I purchased a 2004 Toyota Highlander with 12 miles on it on 3/20/2004. I loved the vehicle up and until 9/30/2009. I have had the vehicle serviced regularly (with all records kept), brakes replaced, tires replaced, etc. as needed. No major repairs. It has worked beautifully until 9/30/2009. I had an extended warranty on the engine until 72,000 miles.
We have owned Toyotas in the past and loved them as well. One Toyota had up to 300,000 miles. Since we had not had any problems up to 72,000 miles, I wrongly assumed we were in the clear.
On 9/30/2009, I saw some fluid under the vehicle in the morning and drove it carefully watching that it did not overheat. When the gauge indicated it was getting hot, I stopped and waited for it to cool down. I did that three times before I got it to my service station. They know the vehicle and have done all of the service work on it. They called and said they recommended it be towed to the nearest Toyota dealership because they didn't want it to overheat either. I did just that. I arranged for the tow. Once at the nearest Toyota dealership their service department was very helpful. However after they inspected the vehicle to see what the problem was, it was determined that it needed a new engine. I asked specifically if it had been anything I had done to cause the problem. They said no, I couldn't have avoided this problem. They said they had heard of this happening but had never experienced it at their dealership or service department. The problem was that there was an aluminum head attached to an aluminum block with three 18" (or so) steel bolts. The bolts were stripped and it couldn't be put back together. The leak was a coolant leak and was leaking from around the three bolts.
I asked an independent mechanic about the problem and he suggested that Toyota could check the number that is stamped on the engine to see when and where the engine had been manufactured and it sounded like there had been a manufacturing problem in that the bolts weren't treated with a chemical that would have prevented the chemical reaction of the two different metals (steel and aluminum).
The service department actually pleaded our case and even suggested Toyota provide the parts and we pay the labor. I agree that would have been fair. However the Toyota Rep. for the area said no. It was out of warranty and had too many miles. The mileage was 100,215. Remember one day it was great and the next it needed a new engine!!!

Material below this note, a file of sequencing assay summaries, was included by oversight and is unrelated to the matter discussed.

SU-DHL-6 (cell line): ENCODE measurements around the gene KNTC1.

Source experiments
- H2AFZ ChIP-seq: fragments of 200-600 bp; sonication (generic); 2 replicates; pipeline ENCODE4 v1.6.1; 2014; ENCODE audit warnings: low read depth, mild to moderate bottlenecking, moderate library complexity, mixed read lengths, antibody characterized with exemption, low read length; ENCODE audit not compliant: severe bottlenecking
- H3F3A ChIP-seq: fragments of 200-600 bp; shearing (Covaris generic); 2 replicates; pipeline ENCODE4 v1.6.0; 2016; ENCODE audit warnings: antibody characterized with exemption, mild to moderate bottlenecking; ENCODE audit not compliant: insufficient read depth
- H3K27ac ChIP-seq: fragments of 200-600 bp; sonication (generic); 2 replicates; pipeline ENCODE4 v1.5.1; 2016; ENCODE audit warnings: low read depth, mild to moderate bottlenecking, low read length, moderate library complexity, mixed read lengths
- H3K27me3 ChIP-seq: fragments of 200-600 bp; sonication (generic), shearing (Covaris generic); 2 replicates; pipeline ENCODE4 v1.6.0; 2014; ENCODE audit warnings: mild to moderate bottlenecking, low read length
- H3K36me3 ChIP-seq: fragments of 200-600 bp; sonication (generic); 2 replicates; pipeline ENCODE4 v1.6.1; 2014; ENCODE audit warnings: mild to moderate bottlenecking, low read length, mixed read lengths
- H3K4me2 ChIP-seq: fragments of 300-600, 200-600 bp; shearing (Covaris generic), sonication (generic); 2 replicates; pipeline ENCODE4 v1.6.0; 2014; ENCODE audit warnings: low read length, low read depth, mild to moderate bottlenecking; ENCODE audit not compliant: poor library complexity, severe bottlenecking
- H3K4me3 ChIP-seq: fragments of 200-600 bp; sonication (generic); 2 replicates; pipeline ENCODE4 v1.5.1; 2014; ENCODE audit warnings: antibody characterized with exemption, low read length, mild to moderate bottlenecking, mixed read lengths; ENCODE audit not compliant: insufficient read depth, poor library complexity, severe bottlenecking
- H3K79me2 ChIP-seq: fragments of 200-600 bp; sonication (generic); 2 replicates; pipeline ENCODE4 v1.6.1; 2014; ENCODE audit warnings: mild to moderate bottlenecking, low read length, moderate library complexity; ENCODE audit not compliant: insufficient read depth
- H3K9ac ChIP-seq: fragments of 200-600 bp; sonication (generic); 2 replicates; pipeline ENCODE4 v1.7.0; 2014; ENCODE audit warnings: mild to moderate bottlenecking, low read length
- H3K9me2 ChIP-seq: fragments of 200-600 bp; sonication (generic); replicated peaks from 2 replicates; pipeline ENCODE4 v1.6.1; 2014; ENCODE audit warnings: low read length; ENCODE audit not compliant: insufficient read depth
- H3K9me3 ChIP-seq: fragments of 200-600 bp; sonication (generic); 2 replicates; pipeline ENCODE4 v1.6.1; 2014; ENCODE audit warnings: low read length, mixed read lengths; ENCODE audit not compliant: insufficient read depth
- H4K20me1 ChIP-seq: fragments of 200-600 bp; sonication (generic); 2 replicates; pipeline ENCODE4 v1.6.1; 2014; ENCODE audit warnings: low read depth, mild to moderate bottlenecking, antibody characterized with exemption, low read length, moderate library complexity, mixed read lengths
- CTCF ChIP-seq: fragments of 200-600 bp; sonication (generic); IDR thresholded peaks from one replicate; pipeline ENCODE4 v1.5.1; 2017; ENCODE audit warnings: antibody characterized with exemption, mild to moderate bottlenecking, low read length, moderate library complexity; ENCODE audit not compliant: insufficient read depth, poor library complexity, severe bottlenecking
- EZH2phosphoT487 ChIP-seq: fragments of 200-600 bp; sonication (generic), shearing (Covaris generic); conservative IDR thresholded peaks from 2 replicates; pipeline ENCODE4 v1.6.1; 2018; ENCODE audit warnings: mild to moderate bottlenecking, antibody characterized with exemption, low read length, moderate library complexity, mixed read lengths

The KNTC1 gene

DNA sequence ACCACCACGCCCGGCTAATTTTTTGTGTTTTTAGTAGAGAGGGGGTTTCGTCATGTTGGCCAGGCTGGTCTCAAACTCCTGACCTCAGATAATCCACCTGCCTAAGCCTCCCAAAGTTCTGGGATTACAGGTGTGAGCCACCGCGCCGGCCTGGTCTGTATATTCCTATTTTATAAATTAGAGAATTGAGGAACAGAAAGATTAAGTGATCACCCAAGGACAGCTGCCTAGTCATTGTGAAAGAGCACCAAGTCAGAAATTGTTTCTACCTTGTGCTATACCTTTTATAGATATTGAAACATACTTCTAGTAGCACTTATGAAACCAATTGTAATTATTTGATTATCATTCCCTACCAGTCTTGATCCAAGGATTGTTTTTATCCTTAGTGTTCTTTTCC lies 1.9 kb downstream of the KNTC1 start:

I emailed other Toyota representatives at the Corporate level and to no avail. I had been told Toyota had an "After Warranty Assistance program". If this situation doesn't fit the After Warranty assistance, I can't imagine what does.
Repeatedly, Toyota said in effect "Tough Luck".
One of their new TV commercials about two young people in a long distance relationship and how he travels every weekend to see her and after 200,000 miles they are married. The message is how dependable and reliable a Toyota is. I would have wholeheartedly agreed up and until 9/30/2009. I bought a Toyota expecting quality, dependability and reliability and I also expected at minimum of 200,000 miles from the vehicle. Never in my wildest imagination would I have thought this would happen, let alone Toyota just shrugging their shoulders and saying "Sorry".
I tell everyone I know and especially those I have influenced to purchase Toyota, to definitely beware. If I could afford it, someone in Toyota would have a 3000 lb. paper weight sitting on their desk, but I can't afford it and have ordered a new engine.
I will never purchase another Toyota as long as I live. It really is too bad, It wouldn't have cost Toyota that much to retain a very happy and content customer up to this point.
Carol from Charleston
P.S. I did file a formal complaint with the Attorney General's Office. If I had to guess I imagine the complaint will fall on deaf ears at Toyota (they are just way too big to care about the little guy and what do they care about losing one customer).